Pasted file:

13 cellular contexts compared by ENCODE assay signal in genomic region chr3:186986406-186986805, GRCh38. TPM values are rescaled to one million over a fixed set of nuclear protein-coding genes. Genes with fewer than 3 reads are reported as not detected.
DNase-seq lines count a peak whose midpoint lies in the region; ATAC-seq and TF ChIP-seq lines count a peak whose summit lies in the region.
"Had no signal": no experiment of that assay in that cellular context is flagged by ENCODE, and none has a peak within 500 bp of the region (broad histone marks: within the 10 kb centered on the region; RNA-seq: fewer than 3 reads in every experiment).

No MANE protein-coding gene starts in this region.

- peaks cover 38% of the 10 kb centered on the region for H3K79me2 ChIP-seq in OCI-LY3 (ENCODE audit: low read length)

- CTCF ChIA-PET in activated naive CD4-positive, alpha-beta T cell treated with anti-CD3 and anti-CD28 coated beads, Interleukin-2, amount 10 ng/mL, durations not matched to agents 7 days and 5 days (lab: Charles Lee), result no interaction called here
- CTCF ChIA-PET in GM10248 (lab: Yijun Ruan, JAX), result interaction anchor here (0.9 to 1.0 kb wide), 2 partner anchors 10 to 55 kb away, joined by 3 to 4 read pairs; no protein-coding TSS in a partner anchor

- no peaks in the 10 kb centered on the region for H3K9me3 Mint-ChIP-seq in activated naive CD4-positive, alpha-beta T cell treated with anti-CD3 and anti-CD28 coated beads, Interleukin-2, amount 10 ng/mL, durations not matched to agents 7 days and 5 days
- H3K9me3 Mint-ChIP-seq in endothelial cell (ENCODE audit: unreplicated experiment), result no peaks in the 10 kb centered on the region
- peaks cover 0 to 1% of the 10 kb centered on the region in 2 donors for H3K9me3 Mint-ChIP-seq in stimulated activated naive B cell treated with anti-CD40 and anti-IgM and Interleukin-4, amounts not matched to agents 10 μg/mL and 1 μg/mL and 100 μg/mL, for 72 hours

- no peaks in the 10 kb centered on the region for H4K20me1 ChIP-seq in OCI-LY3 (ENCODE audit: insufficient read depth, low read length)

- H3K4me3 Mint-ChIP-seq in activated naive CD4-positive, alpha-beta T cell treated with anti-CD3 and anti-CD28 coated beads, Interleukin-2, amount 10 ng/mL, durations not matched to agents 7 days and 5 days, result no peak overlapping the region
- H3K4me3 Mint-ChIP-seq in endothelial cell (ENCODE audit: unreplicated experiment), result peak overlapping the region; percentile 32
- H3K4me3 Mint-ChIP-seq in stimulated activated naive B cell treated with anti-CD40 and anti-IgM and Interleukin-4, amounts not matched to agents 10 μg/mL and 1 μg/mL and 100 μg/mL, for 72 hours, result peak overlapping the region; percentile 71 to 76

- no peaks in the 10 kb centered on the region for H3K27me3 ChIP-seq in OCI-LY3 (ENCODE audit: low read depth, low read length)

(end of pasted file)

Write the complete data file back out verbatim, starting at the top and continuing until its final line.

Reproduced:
13 cellular contexts compared by ENCODE assay signal in genomic region chr3:186986406-186986805, GRCh38. TPM values are rescaled to one million over a fixed set of nuclear protein-coding genes. Genes with fewer than 3 reads are reported as not detected.
DNase-seq lines count a peak whose midpoint lies in the region; ATAC-seq and TF ChIP-seq lines count a peak whose summit lies in the region.
"Had no signal": no experiment of that assay in that cellular context is flagged by ENCODE, and none has a peak within 500 bp of the region (broad histone marks: within the 10 kb centered on the region; RNA-seq: fewer than 3 reads in every experiment).

No MANE protein-coding gene starts in this region.

- peaks cover 38% of the 10 kb centered on the region for H3K79me2 ChIP-seq in OCI-LY3 (ENCODE audit: low read length)

- CTCF ChIA-PET in activated naive CD4-positive, alpha-beta T cell treated with anti-CD3 and anti-CD28 coated beads, Interleukin-2, amount 10 ng/mL, durations not matched to agents 7 days and 5 days (lab: Charles Lee), result no interaction called here
- CTCF ChIA-PET in GM10248 (lab: Yijun Ruan, JAX), result interaction anchor here (0.9 to 1.0 kb wide), 2 partner anchors 10 to 55 kb away, joined by 3 to 4 read pairs; no protein-coding TSS in a partner anchor

- no peaks in the 10 kb centered on the region for H3K9me3 Mint-ChIP-seq in activated naive CD4-positive, alpha-beta T cell treated with anti-CD3 and anti-CD28 coated beads, Interleukin-2, amount 10 ng/mL, durations not matched to agents 7 days and 5 days
- H3K9me3 Mint-ChIP-seq in endothelial cell (ENCODE audit: unreplicated experiment), result no peaks in the 10 kb centered on the region
- peaks cover 0 to 1% of the 10 kb centered on the region in 2 donors for H3K9me3 Mint-ChIP-seq in stimulated activated naive B cell treated with anti-CD40 and anti-IgM and Interleukin-4, amounts not matched to agents 10 μg/mL and 1 μg/mL and 100 μg/mL, for 72 hours

- no peaks in the 10 kb centered on the region for H4K20me1 ChIP-seq in OCI-LY3 (ENCODE audit: insufficient read depth, low read length)

- H3K4me3 Mint-ChIP-seq in activated naive CD4-positive, alpha-beta T cell treated with anti-CD3 and anti-CD28 coated beads, Interleukin-2, amount 10 ng/mL, durations not matched to agents 7 days and 5 days, result no peak overlapping the region
- H3K4me3 Mint-ChIP-seq in endothelial cell (ENCODE audit: unreplicated experiment), result peak overlapping the region; percentile 32
- H3K4me3 Mint-ChIP-seq in stimulated activated naive B cell treated with anti-CD40 and anti-IgM and Interleukin-4, amounts not matched to agents 10 μg/mL and 1 μg/mL and 100 μg/mL, for 72 hours, result peak overlapping the region; percentile 71 to 76

- no peaks in the 10 kb centered on the region for H3K27me3 ChIP-seq in OCI-LY3 (ENCODE audit: low read depth, low read length)